Interfaith Alliance Executive Director Rabbi Jack Moline also warned about the politicization of the clergy. “President Trump’s actions should not be allowed to stand,” he said. “Removing the legal sanctions for political endorsements by tax-exempt houses of worship will do more to compromise religious freedom than any action in recent memory. That minority of clergy – almost all from the religious right – who want to impose their private partisanship on their congregations will be emboldened to turn worship into campaign rallies. Government officials will feel free to violate the Establishment Clause by promoting their own religious beliefs in the performance of official duties.”

While Jewish organizations warn of further erosion of the separation of church and state, a 2016 Pew Research Center survey of churchgoers showed that 14 percent said they had heard their clergy speak directly in support of or against a specific candidate during the 2016 presidential election. Six percent said they heard support for Hillary Clinton, while 1 percent heard support for Donald Trump.

A similar number of churchgoers, 11 percent, said they heard religious leaders speak out against a candidate – including 7 percent who said their clergy expressed opposition to Trump, while 4 percent heard opposition to Clinton.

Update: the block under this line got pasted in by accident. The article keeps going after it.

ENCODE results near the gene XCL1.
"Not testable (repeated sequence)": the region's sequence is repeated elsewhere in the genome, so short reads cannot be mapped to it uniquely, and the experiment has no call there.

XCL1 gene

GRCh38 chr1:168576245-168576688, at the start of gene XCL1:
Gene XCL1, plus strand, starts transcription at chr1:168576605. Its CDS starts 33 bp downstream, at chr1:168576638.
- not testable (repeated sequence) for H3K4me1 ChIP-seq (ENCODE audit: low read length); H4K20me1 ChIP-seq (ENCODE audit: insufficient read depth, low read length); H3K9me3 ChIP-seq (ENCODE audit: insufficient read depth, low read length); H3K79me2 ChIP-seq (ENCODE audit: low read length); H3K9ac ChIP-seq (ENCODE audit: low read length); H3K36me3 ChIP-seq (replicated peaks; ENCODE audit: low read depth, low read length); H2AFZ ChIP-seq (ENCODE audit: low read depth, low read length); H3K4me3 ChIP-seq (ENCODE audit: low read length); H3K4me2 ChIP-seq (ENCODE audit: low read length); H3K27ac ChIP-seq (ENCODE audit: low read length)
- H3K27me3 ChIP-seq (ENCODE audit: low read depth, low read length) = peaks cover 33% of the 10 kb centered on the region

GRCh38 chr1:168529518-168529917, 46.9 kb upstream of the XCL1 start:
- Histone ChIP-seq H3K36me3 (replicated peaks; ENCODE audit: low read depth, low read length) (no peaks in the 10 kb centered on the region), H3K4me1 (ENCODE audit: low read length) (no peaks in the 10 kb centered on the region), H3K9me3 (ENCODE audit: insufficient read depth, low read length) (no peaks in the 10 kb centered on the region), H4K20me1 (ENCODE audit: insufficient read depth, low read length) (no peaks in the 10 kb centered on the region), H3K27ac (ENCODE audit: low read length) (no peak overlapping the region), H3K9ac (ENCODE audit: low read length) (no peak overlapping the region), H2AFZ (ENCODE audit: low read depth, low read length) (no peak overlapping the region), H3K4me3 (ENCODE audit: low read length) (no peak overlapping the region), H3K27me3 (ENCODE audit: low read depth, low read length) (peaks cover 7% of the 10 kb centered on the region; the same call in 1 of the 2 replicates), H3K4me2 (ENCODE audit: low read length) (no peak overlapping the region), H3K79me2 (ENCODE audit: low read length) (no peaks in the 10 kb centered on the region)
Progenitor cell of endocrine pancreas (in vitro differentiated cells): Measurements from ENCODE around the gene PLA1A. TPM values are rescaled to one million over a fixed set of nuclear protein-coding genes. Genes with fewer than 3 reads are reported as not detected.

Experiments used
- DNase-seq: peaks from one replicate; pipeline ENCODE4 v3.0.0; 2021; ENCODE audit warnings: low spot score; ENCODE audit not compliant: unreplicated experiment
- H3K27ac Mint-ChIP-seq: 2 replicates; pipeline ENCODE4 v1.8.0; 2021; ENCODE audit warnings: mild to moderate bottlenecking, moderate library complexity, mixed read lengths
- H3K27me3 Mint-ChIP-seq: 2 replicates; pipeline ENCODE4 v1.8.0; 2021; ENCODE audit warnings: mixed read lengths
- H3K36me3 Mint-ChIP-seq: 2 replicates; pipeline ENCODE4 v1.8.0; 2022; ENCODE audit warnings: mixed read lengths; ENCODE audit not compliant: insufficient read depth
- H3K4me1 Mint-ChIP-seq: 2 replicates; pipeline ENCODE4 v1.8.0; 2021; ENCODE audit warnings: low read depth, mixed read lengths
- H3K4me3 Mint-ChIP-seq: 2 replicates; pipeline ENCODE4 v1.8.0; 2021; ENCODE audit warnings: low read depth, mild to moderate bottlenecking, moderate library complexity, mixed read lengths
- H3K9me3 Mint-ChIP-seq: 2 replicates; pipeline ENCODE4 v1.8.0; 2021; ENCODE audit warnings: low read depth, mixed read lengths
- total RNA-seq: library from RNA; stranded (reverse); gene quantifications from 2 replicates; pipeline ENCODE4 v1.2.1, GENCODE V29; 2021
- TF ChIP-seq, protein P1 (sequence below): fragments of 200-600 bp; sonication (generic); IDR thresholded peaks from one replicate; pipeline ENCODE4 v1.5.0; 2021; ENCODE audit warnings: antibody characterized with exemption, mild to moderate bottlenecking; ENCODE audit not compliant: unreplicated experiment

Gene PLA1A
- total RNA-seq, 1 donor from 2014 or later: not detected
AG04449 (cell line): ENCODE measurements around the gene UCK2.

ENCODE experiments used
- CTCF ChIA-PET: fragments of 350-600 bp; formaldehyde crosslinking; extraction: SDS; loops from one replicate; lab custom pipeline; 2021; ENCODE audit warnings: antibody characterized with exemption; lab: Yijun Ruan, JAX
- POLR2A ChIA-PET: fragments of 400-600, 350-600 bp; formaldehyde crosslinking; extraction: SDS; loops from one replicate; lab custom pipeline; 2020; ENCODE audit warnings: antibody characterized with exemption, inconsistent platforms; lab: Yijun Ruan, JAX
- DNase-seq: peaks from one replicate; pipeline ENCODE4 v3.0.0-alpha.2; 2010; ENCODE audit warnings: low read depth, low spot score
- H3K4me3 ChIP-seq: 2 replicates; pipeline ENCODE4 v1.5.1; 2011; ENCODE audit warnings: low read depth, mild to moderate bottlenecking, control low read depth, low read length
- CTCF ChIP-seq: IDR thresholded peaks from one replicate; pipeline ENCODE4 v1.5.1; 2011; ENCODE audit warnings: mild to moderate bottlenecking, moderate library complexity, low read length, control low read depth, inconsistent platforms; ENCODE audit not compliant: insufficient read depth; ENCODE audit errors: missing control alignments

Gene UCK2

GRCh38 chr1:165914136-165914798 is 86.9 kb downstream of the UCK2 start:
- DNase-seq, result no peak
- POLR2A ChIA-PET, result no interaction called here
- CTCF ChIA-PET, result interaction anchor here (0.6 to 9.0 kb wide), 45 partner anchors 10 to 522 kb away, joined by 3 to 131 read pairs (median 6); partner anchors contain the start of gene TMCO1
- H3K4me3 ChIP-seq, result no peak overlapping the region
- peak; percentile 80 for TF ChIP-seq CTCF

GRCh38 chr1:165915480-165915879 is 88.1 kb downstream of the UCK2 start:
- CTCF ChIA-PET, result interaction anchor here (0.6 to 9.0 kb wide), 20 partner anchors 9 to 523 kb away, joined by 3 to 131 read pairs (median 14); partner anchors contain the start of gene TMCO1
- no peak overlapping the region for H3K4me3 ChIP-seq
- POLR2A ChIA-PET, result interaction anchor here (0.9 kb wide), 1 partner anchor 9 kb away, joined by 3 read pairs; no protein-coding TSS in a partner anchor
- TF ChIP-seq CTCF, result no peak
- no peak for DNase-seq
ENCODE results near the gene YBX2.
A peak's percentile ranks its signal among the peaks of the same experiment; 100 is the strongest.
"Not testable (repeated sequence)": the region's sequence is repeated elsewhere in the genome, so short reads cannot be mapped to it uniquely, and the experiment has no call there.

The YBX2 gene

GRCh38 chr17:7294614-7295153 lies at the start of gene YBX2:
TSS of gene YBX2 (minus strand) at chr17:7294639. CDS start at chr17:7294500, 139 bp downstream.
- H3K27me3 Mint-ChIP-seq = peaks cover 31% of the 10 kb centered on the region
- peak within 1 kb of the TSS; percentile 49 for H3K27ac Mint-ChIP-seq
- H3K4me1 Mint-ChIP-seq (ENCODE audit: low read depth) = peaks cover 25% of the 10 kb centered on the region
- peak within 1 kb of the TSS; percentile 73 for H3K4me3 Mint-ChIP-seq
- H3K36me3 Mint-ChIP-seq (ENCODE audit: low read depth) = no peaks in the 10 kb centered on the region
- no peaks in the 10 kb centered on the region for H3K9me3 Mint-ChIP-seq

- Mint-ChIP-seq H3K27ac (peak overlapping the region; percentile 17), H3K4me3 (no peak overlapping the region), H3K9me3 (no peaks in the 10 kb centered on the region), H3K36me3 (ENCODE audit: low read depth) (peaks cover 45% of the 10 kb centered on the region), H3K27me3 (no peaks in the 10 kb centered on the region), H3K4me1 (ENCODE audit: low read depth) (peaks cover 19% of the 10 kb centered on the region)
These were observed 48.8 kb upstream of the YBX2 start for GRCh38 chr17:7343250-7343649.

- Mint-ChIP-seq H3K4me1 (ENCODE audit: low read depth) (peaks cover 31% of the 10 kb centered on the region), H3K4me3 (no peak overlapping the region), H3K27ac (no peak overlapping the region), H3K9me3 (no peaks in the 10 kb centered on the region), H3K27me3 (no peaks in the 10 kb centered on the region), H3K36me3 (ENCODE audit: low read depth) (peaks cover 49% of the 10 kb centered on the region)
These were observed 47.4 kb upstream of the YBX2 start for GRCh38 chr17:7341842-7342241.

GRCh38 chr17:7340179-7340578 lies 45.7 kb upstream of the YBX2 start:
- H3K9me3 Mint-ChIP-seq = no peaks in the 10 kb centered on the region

Some 99 religious organizations recently sent a petition to members of Congress calling on them to preserve the Johnson Amendment as is. The religious organizations, among them Jewish organizations such as the Jewish Federations of North America, Bend the Arc: A Jewish Partnership for Justice, B’nai B’rith International and the Union for Reform Judaism, warned: “People of faith do not want partisan political fights infiltrating their houses of worship.

“Houses of worship are spaces for members of religious communities to come together, not be divided along political lines; faith ought to be a source of connection and community, not division and discord,” the petition stated. “Indeed, the vast majority of Americans do not want houses of worship to issue political endorsements. Particularly in today’s political climate, such endorsements would be highly divisive and would have a detrimental impact on civil discourse.”

However, one major Jewish organization, the Union of Orthodox Jewish Congregations of America, the umbrella group for Orthodox congregations applauded the initiative. 

Orthodox Union Executive Director for Public Policy Nathan Diament, said  in a statement that “As a minority faith community in America, the Orthodox Jewish community depends upon robust legal protections for religious exercise. When these legal protections are weakened – as they were under the last administration – our community’s freedom is weakened. Thus, we are grateful that President Trump has made it clear that his administration will promote and protect the religious liberty of Americans of all faiths wherever possible. We look forward to working with the White House, Justice Department and others to implement the principles laid out in today’s executive order.”